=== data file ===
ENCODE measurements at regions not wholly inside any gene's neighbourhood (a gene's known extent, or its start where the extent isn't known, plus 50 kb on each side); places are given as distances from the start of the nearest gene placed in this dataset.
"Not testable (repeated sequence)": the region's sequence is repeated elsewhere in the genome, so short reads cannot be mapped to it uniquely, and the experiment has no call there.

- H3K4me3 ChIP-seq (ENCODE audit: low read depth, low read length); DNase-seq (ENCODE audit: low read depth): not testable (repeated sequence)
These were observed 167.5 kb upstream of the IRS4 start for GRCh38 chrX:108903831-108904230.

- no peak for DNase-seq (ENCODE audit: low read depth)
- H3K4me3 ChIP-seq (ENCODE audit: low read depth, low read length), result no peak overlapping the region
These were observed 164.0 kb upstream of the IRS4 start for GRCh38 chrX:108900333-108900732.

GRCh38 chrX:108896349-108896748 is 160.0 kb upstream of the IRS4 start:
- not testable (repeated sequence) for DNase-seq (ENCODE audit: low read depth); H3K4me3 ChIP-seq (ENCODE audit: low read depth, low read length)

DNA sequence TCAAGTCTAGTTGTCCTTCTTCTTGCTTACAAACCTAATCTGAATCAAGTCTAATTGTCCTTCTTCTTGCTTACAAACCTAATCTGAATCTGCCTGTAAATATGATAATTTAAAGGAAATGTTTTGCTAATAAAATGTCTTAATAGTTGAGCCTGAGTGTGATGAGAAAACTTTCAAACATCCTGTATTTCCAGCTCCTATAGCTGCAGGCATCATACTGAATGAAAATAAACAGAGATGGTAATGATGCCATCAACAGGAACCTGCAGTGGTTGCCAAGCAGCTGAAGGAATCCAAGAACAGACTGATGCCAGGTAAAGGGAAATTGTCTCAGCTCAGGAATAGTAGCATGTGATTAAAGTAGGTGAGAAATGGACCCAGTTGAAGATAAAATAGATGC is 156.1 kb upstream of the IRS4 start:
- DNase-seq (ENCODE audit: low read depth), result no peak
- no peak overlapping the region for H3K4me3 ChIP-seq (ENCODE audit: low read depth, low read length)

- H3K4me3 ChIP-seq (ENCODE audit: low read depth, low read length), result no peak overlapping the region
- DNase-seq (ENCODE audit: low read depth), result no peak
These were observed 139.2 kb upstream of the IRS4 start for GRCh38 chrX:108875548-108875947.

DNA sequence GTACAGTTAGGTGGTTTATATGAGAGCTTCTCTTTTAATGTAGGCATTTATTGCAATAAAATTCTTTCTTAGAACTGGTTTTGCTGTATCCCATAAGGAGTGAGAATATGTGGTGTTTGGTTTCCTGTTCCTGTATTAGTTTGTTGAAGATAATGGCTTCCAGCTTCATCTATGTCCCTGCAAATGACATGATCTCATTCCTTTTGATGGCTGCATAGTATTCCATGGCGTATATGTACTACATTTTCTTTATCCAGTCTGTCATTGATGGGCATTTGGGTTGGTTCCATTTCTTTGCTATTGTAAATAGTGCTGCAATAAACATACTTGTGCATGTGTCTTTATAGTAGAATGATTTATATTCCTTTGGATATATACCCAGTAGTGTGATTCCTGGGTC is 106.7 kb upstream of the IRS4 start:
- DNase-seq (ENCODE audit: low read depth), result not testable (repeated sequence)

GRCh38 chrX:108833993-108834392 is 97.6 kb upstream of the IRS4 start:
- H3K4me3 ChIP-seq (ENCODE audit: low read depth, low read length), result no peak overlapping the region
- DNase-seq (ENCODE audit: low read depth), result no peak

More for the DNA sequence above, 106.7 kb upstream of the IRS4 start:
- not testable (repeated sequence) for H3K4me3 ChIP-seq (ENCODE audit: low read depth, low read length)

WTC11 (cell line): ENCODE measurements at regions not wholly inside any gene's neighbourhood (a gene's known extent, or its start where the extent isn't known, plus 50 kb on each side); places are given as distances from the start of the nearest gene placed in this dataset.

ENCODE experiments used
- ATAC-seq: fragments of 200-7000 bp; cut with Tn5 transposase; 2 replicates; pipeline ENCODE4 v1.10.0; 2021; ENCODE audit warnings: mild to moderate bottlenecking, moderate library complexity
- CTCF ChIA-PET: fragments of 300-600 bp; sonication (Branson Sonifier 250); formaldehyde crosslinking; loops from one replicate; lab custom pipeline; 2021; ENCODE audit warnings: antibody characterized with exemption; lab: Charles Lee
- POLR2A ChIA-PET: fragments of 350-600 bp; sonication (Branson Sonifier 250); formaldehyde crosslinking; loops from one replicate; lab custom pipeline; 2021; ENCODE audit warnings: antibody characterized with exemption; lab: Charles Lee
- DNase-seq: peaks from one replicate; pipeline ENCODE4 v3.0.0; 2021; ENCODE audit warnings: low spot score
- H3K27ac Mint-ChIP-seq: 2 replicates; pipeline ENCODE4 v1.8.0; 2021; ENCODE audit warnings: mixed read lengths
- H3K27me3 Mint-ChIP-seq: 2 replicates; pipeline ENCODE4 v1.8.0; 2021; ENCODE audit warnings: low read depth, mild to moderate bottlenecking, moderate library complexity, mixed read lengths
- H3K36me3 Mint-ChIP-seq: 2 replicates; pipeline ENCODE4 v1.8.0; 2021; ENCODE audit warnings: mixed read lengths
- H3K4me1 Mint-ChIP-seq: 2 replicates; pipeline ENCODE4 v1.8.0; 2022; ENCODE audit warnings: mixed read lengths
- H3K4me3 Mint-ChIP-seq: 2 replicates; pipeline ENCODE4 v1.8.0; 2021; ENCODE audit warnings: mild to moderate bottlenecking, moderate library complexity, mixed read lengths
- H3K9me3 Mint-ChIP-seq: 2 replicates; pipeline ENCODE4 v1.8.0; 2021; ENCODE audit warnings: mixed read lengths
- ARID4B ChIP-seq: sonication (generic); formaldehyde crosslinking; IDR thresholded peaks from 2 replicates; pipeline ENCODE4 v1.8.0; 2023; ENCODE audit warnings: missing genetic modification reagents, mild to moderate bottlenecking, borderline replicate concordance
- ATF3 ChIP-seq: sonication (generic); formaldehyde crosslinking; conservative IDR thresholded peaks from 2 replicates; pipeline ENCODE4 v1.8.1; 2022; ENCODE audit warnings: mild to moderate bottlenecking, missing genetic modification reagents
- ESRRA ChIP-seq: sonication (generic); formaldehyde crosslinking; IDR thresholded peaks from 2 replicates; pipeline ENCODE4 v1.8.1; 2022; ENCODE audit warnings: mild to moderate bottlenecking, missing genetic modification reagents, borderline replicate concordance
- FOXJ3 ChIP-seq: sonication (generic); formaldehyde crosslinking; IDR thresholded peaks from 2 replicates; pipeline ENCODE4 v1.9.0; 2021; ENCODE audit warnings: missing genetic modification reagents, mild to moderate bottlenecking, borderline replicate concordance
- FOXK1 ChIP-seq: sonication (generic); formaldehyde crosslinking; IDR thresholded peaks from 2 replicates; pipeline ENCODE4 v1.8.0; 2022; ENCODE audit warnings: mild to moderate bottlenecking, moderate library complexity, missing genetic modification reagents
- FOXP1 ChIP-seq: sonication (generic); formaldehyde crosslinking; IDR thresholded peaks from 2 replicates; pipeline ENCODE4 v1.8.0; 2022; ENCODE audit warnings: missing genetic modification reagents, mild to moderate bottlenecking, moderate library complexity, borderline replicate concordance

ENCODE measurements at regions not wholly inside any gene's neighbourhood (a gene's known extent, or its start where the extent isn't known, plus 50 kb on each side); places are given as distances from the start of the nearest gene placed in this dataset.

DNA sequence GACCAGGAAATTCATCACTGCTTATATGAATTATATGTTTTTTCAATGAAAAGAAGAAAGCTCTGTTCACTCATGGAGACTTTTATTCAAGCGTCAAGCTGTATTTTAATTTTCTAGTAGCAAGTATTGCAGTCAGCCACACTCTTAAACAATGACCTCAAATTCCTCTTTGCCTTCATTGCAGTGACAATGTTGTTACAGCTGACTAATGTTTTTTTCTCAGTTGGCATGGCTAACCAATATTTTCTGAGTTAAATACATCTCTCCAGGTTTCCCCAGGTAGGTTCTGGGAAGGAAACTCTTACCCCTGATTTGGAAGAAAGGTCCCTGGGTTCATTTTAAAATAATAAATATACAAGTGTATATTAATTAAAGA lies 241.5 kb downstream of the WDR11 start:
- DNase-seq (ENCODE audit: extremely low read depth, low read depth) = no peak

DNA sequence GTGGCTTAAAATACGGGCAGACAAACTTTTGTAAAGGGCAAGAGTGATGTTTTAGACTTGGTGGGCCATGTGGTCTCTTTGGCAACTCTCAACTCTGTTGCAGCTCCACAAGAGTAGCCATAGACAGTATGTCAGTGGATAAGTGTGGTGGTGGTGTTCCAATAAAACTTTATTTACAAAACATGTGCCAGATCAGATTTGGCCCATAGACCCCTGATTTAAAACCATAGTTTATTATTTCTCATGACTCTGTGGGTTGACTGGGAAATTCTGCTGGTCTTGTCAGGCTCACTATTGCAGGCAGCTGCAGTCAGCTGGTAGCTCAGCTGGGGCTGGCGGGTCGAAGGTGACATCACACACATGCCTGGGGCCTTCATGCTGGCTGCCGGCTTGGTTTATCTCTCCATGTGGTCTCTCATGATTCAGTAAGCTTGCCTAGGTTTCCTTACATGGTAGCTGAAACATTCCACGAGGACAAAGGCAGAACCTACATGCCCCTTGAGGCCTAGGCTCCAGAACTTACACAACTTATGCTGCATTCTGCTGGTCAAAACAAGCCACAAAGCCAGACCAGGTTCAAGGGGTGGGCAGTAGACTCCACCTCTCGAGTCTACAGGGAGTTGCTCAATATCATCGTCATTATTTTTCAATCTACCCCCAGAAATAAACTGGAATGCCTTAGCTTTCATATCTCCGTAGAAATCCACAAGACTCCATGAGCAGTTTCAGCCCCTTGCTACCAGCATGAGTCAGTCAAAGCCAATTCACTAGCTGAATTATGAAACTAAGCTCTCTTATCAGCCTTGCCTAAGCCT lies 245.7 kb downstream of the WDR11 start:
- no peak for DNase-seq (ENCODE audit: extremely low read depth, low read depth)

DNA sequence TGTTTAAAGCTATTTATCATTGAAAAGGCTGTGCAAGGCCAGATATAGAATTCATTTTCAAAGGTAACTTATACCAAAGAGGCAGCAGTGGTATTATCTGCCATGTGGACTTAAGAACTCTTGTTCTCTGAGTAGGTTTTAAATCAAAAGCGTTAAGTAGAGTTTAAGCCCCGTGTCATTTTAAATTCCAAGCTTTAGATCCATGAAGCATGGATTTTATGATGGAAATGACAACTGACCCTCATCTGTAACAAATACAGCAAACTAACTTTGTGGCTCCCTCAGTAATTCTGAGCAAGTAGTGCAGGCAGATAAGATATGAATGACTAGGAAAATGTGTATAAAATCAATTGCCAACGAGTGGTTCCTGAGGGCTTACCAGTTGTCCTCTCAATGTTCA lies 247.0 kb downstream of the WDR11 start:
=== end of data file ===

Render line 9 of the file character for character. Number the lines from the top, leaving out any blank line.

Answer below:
- not testable (repeated sequence) for DNase-seq (ENCODE audit: low read depth); H3K4me3 ChIP-seq (ENCODE audit: low read depth, low read length)